Diabetes is a group of diseases that are associated with a hormone called insulin. Your pancreas makes insulin, which allows your cells to turn glucose into energy.
There are two types of diabetes: Type I and Type II. Type I occurs when the immune system destroys the cells in your body that release insulin. Without insulin, your cells can’t absorb sugar (glucose) and convert it to energy.
When your cells can’t properly utilize insulin, you have Type II diabetes. This type is called insulin resistance. Here, the pancreas tries to make more and more insulin to compensate for your cells' inability to utilize insulin correctly, which raises your blood sugar level.
Common symptoms of diabetes include:
The best way to manage the symptoms of diabetes is to make healthy food choices and to stay active. Losing weight and getting plenty of exercise both can help lower your blood pressure.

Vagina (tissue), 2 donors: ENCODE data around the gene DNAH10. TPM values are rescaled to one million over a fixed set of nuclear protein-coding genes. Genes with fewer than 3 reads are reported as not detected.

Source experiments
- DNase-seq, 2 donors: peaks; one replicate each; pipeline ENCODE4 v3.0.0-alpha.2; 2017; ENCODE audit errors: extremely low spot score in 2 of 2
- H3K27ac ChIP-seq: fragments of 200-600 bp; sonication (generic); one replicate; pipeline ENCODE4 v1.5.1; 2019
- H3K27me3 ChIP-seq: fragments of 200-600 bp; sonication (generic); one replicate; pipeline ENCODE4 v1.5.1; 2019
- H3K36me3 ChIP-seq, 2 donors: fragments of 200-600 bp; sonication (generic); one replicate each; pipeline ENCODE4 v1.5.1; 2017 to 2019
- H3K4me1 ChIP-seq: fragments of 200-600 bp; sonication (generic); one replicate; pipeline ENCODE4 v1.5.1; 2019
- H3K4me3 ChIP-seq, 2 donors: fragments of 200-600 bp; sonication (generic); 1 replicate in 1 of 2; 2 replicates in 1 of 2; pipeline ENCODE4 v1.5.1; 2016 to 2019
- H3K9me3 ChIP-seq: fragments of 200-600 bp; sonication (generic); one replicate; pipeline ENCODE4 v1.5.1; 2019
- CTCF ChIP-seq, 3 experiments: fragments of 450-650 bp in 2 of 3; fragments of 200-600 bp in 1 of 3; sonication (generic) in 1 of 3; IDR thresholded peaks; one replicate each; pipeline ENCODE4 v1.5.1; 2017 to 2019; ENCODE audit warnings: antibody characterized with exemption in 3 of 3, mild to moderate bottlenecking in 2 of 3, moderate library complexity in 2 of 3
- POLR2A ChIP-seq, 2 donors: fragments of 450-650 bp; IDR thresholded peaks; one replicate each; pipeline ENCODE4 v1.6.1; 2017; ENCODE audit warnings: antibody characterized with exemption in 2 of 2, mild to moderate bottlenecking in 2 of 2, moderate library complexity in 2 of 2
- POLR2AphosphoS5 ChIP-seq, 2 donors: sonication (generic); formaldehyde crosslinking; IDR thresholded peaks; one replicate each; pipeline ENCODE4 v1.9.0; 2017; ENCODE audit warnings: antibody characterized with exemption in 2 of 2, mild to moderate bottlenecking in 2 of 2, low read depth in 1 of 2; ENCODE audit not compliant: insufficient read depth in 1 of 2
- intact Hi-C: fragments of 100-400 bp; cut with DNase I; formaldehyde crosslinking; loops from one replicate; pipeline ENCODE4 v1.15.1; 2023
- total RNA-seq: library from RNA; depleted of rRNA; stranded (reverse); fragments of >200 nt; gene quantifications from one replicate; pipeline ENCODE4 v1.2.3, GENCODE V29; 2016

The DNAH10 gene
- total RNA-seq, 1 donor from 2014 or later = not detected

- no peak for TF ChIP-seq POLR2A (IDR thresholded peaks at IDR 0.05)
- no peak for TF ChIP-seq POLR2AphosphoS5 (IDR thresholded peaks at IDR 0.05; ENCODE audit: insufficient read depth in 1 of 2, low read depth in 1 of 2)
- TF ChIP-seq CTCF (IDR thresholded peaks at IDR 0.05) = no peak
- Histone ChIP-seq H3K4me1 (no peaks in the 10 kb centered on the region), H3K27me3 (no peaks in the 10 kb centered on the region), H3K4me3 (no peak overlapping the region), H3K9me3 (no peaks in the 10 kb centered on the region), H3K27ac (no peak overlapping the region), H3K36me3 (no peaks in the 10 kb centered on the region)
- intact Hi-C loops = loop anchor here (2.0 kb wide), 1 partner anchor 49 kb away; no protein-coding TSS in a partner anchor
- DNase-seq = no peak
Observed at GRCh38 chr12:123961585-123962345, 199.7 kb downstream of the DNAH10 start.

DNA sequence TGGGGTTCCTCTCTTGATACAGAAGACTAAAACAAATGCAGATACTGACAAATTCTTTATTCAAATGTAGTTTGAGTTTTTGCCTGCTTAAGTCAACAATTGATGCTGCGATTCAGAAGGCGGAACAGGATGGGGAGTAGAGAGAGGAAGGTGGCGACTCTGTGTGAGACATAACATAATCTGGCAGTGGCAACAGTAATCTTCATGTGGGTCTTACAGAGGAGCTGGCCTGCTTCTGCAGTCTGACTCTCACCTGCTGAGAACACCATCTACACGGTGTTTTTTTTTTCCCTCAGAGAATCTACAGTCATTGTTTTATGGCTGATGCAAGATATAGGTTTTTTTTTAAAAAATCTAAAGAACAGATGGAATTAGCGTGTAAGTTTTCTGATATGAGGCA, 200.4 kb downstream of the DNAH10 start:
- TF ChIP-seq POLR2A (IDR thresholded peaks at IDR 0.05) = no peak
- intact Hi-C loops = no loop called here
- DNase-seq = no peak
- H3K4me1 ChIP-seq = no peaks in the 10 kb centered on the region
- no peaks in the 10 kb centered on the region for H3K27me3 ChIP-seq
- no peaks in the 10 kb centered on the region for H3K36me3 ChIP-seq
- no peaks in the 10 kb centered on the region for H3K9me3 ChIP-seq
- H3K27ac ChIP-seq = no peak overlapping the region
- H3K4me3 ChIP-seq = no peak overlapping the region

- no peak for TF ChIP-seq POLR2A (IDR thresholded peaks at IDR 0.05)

Depending on how high your blood pressure is, Dr. Kidd also may prescribe a beta-blockers or ACE (Angiotensin-converting enzyme) inhibitors to help relax blood vessels.
If you’re smoking, you should quit. You also need to check your blood sugar daily.
Dr. Kidd may recommend lowering your carbohydrate intake by spreading it out over the entire day. Avoid trans fat, salt, and unhealthy saturated fats, all parts of improving your diet to manage the symptoms of diabetes.
Because alcohol can affect your blood sugar, you should be careful how much you drink. Adult women with diabetes should drink no more than one glass of wine per day and men should have no more than two.
If you’re pregnant, let Dr. Kidd know, as pregnancy drastically affects your treatment plan, ruling out your ability to take certain medications.
You may need to check your blood sugar several times a day if you have diabetes. Managing your blood sugar level helps you to avoid diabetes complications. To test your blood sugar, prick your finger with a needle called a lancet and put a drop of blood on a test strip.
This provides results in about 15 seconds. There are also meters that allow you to test your arm, thumb base, or thigh instead of your finger.
If you want a physician who can help you get your diabetes under control, contact Dr. Kidd today.